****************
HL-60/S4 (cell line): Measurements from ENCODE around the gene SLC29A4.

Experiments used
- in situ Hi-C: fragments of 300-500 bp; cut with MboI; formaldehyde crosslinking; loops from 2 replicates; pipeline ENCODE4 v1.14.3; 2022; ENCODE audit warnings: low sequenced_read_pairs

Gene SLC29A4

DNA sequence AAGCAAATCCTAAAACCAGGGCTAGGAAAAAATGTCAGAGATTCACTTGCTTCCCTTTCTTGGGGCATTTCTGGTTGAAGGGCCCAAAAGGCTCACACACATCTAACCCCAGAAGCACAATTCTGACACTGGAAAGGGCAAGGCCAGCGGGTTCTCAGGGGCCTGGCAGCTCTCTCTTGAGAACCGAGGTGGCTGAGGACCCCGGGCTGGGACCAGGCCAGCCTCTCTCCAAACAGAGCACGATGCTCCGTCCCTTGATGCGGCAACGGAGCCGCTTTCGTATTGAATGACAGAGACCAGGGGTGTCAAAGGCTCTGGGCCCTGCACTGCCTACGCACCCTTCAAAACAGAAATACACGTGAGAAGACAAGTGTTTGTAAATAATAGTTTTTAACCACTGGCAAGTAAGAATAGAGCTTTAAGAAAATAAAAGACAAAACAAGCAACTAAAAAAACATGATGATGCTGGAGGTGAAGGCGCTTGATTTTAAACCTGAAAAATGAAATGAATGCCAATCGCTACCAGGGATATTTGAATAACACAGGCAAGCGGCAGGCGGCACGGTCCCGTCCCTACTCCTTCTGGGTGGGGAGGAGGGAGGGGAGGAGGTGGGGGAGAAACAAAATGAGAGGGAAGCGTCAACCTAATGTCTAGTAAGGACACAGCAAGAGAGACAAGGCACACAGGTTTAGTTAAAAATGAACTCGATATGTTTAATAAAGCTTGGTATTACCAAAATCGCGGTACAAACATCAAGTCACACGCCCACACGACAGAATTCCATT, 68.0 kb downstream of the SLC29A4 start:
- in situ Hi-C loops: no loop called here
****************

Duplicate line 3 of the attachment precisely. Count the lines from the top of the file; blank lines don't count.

- in situ Hi-C: fragments of 300-500 bp; cut with MboI; formaldehyde crosslinking; loops from 2 replicates; pipeline ENCODE4 v1.14.3; 2022; ENCODE audit warnings: low sequenced_read_pairs